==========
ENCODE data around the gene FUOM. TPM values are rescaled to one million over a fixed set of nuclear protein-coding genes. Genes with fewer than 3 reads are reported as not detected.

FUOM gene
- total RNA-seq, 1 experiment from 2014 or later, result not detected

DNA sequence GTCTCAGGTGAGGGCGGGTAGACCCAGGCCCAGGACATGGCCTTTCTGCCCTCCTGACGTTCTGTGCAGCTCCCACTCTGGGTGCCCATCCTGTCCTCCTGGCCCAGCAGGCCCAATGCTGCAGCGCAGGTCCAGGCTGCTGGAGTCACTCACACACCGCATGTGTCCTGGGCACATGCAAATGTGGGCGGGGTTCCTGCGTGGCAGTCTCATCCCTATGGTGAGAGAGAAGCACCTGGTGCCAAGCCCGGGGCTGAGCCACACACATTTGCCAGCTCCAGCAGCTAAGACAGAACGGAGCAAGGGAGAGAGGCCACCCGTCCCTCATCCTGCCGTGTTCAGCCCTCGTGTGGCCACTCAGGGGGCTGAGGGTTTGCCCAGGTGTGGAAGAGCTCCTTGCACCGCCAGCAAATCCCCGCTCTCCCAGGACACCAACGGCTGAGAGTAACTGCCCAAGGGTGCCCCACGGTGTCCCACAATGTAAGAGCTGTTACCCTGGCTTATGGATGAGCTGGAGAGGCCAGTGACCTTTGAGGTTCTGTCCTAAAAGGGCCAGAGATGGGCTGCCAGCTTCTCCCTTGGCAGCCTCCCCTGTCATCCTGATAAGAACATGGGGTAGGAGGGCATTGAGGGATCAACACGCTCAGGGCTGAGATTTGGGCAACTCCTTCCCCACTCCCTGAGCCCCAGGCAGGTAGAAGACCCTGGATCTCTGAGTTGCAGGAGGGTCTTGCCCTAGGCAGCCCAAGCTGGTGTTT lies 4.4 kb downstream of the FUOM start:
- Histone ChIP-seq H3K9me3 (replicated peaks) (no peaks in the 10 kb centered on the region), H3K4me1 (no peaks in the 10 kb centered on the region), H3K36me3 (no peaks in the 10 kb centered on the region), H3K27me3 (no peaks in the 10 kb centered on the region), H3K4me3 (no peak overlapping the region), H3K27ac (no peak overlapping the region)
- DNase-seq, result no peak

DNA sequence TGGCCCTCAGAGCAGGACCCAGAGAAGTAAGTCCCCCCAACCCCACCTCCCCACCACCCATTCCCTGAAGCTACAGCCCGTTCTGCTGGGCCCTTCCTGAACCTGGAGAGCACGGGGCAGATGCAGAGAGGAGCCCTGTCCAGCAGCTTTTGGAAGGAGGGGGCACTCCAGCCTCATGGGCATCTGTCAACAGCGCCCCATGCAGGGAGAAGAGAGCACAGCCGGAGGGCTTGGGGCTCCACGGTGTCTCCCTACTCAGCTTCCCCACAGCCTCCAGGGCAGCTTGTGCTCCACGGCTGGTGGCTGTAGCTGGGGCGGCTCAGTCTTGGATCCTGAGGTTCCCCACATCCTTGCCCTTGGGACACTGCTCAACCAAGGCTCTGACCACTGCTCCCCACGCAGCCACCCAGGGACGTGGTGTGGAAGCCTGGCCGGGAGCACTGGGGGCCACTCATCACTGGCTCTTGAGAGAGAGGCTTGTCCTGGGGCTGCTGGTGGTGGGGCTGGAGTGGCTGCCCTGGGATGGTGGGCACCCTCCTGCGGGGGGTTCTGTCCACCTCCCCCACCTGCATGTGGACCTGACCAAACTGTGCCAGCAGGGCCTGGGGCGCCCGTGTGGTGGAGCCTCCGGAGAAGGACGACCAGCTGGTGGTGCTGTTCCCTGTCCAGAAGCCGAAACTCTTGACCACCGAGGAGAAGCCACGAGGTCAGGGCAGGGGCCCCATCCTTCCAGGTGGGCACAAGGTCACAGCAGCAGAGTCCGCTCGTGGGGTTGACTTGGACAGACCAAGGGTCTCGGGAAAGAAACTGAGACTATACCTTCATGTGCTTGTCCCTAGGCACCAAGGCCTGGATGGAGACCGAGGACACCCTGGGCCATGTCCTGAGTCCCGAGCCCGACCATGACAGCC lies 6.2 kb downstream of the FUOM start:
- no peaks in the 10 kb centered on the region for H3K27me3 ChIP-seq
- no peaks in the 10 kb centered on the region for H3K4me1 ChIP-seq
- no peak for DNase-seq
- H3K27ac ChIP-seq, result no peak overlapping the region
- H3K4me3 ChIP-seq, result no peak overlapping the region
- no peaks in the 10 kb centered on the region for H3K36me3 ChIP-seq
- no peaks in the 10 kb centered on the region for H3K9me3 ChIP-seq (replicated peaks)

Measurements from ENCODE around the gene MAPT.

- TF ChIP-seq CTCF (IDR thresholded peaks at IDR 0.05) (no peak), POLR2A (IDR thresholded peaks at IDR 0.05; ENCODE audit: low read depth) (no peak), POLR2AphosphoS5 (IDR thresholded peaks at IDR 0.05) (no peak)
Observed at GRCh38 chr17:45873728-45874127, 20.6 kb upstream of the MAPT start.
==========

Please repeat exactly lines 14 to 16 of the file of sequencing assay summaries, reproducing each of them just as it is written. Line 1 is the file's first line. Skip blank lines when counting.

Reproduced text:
- no peaks in the 10 kb centered on the region for H3K9me3 ChIP-seq (replicated peaks)

Measurements from ENCODE around the gene MAPT.

- TF ChIP-seq CTCF (IDR thresholded peaks at IDR 0.05) (no peak), POLR2A (IDR thresholded peaks at IDR 0.05; ENCODE audit: low read depth) (no peak), POLR2AphosphoS5 (IDR thresholded peaks at IDR 0.05) (no peak)